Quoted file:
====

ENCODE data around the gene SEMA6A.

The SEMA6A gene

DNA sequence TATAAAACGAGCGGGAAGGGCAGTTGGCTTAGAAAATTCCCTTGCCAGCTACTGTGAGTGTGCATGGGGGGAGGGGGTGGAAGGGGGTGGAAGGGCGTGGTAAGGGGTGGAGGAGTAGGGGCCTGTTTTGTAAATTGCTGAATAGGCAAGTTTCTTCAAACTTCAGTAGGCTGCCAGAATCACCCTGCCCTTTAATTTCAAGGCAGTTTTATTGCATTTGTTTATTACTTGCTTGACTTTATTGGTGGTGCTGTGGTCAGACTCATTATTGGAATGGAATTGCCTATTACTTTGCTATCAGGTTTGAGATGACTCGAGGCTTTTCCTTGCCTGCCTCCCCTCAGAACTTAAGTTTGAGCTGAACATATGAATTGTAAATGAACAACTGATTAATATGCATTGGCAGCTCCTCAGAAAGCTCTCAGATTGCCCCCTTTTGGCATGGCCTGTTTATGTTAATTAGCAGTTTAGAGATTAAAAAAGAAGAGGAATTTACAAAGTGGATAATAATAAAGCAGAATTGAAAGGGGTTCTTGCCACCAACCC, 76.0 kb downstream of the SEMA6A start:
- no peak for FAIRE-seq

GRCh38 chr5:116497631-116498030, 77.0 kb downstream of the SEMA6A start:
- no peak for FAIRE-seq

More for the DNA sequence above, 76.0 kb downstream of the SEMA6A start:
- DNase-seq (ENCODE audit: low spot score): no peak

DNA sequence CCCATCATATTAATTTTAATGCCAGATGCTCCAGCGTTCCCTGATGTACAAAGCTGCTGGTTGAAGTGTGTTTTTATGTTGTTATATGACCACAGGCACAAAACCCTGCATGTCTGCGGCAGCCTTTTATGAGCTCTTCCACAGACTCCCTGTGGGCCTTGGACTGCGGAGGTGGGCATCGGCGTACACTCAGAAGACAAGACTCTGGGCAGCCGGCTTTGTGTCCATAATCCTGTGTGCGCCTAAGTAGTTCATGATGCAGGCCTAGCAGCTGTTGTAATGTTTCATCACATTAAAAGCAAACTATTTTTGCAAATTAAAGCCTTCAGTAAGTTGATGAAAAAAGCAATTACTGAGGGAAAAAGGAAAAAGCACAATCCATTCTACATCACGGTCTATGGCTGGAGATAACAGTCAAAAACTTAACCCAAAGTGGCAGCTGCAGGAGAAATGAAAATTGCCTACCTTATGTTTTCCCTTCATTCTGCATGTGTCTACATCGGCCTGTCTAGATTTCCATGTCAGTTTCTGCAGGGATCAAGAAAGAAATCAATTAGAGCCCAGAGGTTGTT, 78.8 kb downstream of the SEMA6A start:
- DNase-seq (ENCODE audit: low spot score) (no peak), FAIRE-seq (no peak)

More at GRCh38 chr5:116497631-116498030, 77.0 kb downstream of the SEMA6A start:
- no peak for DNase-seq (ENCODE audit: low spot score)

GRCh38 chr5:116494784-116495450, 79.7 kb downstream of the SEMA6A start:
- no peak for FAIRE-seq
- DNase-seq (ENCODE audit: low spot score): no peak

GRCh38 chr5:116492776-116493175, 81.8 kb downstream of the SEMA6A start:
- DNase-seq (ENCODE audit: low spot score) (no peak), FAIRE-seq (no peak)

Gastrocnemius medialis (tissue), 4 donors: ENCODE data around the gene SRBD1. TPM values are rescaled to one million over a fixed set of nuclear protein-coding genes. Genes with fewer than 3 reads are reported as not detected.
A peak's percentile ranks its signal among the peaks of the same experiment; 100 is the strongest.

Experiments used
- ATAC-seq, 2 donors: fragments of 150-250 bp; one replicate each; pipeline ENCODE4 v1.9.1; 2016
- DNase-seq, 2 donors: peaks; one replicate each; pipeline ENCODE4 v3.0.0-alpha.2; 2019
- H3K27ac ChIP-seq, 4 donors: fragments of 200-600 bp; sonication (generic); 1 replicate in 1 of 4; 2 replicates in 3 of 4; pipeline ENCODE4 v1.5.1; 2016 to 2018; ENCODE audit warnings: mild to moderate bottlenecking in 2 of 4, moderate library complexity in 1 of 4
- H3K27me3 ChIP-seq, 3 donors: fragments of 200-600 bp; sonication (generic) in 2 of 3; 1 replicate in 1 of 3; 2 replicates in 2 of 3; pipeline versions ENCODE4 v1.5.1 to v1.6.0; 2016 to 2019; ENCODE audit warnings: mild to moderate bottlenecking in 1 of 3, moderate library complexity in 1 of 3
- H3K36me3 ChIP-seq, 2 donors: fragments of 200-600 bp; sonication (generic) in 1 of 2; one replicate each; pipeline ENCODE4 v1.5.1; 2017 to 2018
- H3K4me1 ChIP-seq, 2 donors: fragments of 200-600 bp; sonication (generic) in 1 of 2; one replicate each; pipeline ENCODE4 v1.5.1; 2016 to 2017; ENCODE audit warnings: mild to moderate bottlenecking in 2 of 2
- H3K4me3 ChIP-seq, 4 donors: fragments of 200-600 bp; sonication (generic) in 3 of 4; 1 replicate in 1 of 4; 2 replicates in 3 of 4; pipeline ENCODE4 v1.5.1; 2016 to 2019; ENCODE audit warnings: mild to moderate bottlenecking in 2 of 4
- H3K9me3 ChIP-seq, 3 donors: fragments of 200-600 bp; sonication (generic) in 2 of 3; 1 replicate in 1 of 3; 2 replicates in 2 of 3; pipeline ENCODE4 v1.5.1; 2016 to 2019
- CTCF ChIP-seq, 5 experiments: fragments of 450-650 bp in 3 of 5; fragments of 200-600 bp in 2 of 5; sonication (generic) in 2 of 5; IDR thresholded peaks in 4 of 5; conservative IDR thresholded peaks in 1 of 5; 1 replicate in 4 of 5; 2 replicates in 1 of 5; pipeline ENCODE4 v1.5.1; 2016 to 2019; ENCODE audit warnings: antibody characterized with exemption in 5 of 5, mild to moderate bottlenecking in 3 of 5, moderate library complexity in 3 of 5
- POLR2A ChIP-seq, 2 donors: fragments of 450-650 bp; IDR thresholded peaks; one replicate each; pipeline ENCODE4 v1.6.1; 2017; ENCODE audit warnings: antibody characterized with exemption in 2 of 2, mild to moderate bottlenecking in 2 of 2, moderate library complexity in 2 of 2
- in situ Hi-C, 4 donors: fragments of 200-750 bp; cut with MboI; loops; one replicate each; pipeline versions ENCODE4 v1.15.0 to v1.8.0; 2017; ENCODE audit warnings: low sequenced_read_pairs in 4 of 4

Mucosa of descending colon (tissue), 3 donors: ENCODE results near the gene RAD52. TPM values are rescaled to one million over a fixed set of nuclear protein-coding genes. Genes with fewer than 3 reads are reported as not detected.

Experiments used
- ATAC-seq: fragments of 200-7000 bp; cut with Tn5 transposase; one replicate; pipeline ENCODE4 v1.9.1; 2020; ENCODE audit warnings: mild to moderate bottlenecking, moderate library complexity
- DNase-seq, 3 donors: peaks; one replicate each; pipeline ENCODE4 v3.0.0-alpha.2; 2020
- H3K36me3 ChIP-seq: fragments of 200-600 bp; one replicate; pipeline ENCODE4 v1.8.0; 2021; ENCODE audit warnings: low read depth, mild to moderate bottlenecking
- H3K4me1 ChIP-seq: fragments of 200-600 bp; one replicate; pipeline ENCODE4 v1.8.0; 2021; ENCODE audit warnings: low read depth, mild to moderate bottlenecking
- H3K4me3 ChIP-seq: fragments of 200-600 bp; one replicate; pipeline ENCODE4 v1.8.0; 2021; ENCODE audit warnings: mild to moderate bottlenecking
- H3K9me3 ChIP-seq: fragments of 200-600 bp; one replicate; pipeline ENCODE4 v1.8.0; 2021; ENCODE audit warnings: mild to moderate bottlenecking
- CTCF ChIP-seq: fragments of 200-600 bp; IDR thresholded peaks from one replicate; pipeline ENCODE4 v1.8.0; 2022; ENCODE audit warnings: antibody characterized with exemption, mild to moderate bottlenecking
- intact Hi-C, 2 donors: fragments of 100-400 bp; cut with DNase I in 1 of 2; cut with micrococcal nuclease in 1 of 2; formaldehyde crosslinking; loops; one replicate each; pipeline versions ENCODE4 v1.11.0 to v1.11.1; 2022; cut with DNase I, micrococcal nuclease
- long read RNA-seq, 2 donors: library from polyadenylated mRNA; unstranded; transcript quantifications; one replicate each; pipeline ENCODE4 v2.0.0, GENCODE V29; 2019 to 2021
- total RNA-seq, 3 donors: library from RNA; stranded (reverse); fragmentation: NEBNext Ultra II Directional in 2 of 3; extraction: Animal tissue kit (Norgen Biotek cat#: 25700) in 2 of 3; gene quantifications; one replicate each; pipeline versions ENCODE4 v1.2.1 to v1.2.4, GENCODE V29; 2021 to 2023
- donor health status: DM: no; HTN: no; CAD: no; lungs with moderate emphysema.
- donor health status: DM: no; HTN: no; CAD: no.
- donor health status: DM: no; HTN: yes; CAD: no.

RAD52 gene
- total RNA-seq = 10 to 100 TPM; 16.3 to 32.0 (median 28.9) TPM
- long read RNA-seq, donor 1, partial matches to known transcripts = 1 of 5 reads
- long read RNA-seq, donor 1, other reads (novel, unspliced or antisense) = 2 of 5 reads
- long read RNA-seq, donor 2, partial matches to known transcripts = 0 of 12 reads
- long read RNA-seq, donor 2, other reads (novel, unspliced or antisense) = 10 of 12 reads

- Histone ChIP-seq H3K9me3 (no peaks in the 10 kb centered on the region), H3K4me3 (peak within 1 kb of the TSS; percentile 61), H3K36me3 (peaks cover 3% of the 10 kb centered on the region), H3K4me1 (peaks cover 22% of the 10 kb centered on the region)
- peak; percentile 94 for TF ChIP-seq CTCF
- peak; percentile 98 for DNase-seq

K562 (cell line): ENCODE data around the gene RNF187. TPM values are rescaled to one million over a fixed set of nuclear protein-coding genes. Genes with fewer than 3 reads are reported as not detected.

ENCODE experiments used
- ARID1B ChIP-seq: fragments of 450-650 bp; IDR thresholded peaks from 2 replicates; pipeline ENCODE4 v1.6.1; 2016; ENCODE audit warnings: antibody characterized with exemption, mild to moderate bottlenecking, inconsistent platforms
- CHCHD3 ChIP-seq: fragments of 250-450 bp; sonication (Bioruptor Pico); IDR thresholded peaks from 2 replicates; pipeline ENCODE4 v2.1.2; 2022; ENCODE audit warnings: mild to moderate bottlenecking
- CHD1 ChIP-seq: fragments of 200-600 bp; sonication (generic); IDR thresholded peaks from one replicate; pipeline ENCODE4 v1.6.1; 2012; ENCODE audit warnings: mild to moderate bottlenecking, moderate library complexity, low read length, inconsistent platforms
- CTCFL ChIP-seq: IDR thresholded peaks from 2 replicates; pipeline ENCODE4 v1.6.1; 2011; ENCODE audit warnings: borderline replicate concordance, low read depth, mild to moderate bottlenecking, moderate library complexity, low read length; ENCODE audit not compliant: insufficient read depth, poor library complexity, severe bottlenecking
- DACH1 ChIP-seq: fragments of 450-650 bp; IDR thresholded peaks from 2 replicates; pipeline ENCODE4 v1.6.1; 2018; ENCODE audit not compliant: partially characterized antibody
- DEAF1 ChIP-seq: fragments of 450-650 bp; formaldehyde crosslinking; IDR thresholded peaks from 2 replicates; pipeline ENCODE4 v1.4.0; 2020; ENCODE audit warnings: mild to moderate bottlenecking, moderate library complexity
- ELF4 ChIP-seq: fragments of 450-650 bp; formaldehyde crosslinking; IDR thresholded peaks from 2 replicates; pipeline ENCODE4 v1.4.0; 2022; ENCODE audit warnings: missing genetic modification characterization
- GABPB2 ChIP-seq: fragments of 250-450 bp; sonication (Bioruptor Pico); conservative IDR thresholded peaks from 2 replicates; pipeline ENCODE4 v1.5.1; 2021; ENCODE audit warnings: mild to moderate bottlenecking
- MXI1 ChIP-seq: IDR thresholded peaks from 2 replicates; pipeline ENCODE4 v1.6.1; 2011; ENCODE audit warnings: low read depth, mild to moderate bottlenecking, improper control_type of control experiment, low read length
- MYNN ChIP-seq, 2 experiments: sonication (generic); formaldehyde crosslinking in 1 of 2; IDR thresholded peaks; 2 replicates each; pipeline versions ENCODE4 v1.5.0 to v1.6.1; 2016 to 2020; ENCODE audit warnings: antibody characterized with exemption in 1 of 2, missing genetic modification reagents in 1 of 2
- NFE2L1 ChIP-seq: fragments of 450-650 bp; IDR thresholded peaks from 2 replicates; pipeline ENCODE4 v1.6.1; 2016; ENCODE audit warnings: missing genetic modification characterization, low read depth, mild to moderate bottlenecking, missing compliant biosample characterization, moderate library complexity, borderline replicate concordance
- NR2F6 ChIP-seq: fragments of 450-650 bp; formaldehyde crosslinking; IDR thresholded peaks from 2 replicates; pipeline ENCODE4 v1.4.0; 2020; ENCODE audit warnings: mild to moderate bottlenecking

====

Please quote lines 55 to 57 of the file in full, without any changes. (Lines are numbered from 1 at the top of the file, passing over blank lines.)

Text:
- peak; percentile 98 for DNase-seq

K562 (cell line): ENCODE data around the gene RNF187. TPM values are rescaled to one million over a fixed set of nuclear protein-coding genes. Genes with fewer than 3 reads are reported as not detected.

ENCODE experiments used